Oliver, Stoned.


Action / Comedy


Uploaded By: OTTO
Downloaded 136,980 times
March 16, 2015 at 10:07 AM



Brea Grant as Megan
Ryan Malgarini as Devon
Robert Curtis Brown as Officer Smallwood
Skylan Brooks as Thomas
720p 1080p
698.48 MB
25.000 fps
1hr 30 min
P/S 0 / 0
1.24 GB
25.000 fps
1hr 30 min
P/S 0 / 10

Movie Reviews

Reviewed by lurpak 2 / 10

Lacks soul

just watched this on Amazon prime, because I'm running out of things to watch. I would say this is a Seth Rogan film if it wasn't for the fact he ain't in it. This is no compliment, if your a Seth rogan fan then you'll probably think it's OK. The characters are so one dimensional they could be served with paper cut outs The acting has been criticised, I honestly don't think the actors or their acting was too bad, it's a weak film and as the saying goes you can't polish a t**d. The storyline has the typical "sethroganesq" stoner screw up guy, who keeps failing at all things in pursuit of weed, a disappointed dad who not only appears to be only ten years his senior for the nearly thirty something stoner living life as though he's 17 (hence the repeating Seth rogan references (did I say that I don't think Seth rogan should be allowed in front of a still camera never mind a movie camera) I got about an hour into the film when I found myself making use of the skip 10 seconds facility that Amazon provides, then I asked myself why I was wasting my valuable 4am time of insomnia on this when there's a bathroom floor I could be scrubbing or ironing that could be done...anything that would mean I don't have to waste my life on this film. That said I pity the actors and crew that probably wasted a lot more than one hour making this drainage. So, to end, I recommend the writer or final script editors that put this together as a script go back to Taco Bell and start wiping down the tables where they belong. Please send a cheque to compensate me for my time. It is in the interest of humanity I have bothered to take further time to write this review...may the Lord have mercy on your souls. Avoid this film, and avoid any film the writers make...note to self make a mental note of their names, wait don't risk forgetting...get a tattoo Jazz Kalkot and Tom Moris...you...you are to blame...don't go trying to pin it on the actors.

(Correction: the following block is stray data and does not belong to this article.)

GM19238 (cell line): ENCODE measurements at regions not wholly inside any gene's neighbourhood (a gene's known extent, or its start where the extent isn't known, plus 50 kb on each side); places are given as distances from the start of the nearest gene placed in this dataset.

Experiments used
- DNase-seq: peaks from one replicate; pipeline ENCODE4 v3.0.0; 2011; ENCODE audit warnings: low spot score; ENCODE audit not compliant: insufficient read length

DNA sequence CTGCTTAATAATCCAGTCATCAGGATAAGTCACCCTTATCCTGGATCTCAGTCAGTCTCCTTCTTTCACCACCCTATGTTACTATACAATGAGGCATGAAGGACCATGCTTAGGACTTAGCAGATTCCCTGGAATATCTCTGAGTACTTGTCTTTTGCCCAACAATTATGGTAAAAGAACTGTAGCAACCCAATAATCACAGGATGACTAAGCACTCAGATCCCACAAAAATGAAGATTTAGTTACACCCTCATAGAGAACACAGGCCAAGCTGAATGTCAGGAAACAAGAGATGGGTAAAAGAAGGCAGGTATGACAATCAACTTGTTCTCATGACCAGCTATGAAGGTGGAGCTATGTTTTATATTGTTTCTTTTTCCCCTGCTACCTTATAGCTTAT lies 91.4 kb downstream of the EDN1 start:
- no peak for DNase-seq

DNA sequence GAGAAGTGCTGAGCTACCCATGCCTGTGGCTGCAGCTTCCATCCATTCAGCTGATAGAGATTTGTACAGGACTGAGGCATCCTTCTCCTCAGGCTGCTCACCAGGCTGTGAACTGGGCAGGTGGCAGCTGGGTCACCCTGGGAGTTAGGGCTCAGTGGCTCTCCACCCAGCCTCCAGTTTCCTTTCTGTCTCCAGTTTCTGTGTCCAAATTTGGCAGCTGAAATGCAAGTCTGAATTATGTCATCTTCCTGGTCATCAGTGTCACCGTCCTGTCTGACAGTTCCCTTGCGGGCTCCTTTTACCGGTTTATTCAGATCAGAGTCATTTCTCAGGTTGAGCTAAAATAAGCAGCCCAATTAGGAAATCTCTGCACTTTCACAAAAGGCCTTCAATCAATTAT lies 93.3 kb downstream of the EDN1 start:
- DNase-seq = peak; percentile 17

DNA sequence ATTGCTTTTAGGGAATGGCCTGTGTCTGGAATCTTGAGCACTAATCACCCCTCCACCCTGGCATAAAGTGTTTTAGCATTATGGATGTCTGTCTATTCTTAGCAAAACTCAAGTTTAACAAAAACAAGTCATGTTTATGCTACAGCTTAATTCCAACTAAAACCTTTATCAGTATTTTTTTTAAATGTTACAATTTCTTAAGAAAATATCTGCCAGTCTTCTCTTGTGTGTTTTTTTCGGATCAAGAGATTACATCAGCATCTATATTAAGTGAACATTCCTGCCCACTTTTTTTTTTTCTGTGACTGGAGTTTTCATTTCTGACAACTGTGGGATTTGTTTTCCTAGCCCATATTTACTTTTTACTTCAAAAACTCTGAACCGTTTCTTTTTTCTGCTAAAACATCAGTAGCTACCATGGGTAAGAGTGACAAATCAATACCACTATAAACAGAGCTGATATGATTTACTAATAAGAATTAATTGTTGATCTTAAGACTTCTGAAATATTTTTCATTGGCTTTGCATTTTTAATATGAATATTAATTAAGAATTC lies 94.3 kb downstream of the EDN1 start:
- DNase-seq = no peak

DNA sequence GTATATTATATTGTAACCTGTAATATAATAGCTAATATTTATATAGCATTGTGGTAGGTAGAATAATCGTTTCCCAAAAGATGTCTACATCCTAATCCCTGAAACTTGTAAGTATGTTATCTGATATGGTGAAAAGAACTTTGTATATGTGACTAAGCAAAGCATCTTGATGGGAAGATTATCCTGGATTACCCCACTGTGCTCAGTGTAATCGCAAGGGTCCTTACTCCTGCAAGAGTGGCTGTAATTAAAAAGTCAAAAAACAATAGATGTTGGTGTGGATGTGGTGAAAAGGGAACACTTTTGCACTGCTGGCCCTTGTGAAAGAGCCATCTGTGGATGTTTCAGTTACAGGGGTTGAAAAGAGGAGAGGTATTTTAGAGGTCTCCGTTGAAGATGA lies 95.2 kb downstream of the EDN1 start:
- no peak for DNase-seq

Reviewed by skirtsweeperz 6 / 10

Better than I expected

With a name like Oliver, Stoned. i didn't expect this movie to be very deep, but last night it popped up on amazon so i decided to give it a shot. It started out like you'd expect a typical buddy/stoner comedy to be. A loser and his drug dealer on the couch talking about nonsense getting high. I wanted to shut it off around the 15 minute mark, but stuck with it so i could at least get my money worth. But then the movie started to surprise me. The main character gets forced to help out Brea Grant's character and a fun adventure begins. It definitely feels like a low budget movie but there are some fun parts through out. I really laughed hard during the dubstep ice cream scene and the part when oliver and megan smoke in the garage together. it ends with a bit of a cheesy message but i at least liked the characters and laughed while watching them. Worth watching if you're looking for something that doesn't take too much thought.

Reviewed by Gino Cox 4 / 10

Feels like a first draft with some good ideas that needed further development

"Oliver, Stoned." has some good elements. Some of the supporting cast are quirky, amusing and much better developed than the lead, including the father, the weed dealer, the bum, the ex-boyfriend and the kid on the bicycle who periodically breaks the fourth wall. Some of the dialogue is quite clever. The science film parody about marijuana is amusing. Some scenes have unexpected twists, such as the heavy who is distracted by concerns over disturbing his baby's nap and the elderly lady who drives a classic muscle car and makes amorous advances. The movie also capitalizes on unexpected relationships that actually make sense.

Some devices misfire, such as the clown and episodes of emisis, but at least they tried.